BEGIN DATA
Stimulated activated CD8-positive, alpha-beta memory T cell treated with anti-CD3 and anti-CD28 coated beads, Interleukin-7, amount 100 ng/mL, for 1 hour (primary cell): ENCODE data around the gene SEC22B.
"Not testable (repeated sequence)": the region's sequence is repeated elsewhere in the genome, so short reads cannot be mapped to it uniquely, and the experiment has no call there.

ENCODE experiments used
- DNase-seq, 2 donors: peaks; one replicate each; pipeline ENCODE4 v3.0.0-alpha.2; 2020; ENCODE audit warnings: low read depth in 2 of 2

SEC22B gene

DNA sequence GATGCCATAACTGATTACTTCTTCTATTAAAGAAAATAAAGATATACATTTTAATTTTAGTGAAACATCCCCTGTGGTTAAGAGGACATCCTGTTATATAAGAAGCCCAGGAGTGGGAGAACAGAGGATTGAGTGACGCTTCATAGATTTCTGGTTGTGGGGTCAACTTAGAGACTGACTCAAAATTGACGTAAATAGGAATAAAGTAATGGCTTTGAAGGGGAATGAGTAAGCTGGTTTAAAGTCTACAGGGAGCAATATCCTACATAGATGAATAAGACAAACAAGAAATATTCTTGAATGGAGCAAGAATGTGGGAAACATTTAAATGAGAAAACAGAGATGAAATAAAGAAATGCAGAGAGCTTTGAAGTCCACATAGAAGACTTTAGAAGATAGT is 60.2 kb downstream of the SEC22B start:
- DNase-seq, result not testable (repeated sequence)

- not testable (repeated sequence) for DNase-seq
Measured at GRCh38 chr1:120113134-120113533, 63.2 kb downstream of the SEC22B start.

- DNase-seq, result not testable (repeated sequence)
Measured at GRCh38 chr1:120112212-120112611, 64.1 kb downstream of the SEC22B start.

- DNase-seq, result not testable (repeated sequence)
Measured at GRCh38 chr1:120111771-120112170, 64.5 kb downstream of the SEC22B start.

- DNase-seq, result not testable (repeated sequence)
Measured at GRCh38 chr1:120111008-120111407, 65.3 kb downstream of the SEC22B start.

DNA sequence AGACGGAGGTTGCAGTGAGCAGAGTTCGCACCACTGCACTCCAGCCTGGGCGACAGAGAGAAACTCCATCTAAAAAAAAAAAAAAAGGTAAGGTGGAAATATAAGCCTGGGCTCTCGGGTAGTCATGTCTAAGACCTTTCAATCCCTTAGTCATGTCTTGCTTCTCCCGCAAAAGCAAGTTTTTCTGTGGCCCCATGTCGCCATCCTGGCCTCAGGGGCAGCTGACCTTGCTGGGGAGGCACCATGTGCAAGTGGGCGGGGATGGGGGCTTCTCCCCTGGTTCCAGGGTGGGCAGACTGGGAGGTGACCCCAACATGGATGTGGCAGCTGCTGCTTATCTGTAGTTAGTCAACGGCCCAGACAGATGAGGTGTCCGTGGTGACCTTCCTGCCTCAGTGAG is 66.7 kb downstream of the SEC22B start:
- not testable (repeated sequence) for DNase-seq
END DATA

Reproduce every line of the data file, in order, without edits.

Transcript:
Stimulated activated CD8-positive, alpha-beta memory T cell treated with anti-CD3 and anti-CD28 coated beads, Interleukin-7, amount 100 ng/mL, for 1 hour (primary cell): ENCODE data around the gene SEC22B.
"Not testable (repeated sequence)": the region's sequence is repeated elsewhere in the genome, so short reads cannot be mapped to it uniquely, and the experiment has no call there.

ENCODE experiments used
- DNase-seq, 2 donors: peaks; one replicate each; pipeline ENCODE4 v3.0.0-alpha.2; 2020; ENCODE audit warnings: low read depth in 2 of 2

SEC22B gene

DNA sequence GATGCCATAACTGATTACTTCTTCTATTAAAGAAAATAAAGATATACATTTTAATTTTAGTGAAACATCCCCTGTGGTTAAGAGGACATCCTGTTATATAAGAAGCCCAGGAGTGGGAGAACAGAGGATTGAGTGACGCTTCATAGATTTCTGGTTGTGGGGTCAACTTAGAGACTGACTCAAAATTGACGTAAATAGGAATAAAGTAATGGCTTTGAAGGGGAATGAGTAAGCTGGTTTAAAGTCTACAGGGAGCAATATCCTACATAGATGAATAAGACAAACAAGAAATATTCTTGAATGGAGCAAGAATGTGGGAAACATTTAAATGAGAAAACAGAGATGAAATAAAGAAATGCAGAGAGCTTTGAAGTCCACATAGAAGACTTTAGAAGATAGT is 60.2 kb downstream of the SEC22B start:
- DNase-seq, result not testable (repeated sequence)

- not testable (repeated sequence) for DNase-seq
Measured at GRCh38 chr1:120113134-120113533, 63.2 kb downstream of the SEC22B start.

- DNase-seq, result not testable (repeated sequence)
Measured at GRCh38 chr1:120112212-120112611, 64.1 kb downstream of the SEC22B start.

- DNase-seq, result not testable (repeated sequence)
Measured at GRCh38 chr1:120111771-120112170, 64.5 kb downstream of the SEC22B start.

- DNase-seq, result not testable (repeated sequence)
Measured at GRCh38 chr1:120111008-120111407, 65.3 kb downstream of the SEC22B start.

DNA sequence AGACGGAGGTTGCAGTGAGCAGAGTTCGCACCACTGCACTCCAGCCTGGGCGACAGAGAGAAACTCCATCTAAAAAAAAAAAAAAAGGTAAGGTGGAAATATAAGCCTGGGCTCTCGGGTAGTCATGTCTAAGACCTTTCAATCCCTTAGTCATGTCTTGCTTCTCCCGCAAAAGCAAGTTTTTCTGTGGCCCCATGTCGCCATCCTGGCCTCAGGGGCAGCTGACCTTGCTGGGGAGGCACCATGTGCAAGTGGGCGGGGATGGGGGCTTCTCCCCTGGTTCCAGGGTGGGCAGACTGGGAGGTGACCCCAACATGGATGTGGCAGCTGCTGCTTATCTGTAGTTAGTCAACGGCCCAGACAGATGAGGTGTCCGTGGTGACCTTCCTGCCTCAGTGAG is 66.7 kb downstream of the SEC22B start:
- not testable (repeated sequence) for DNase-seq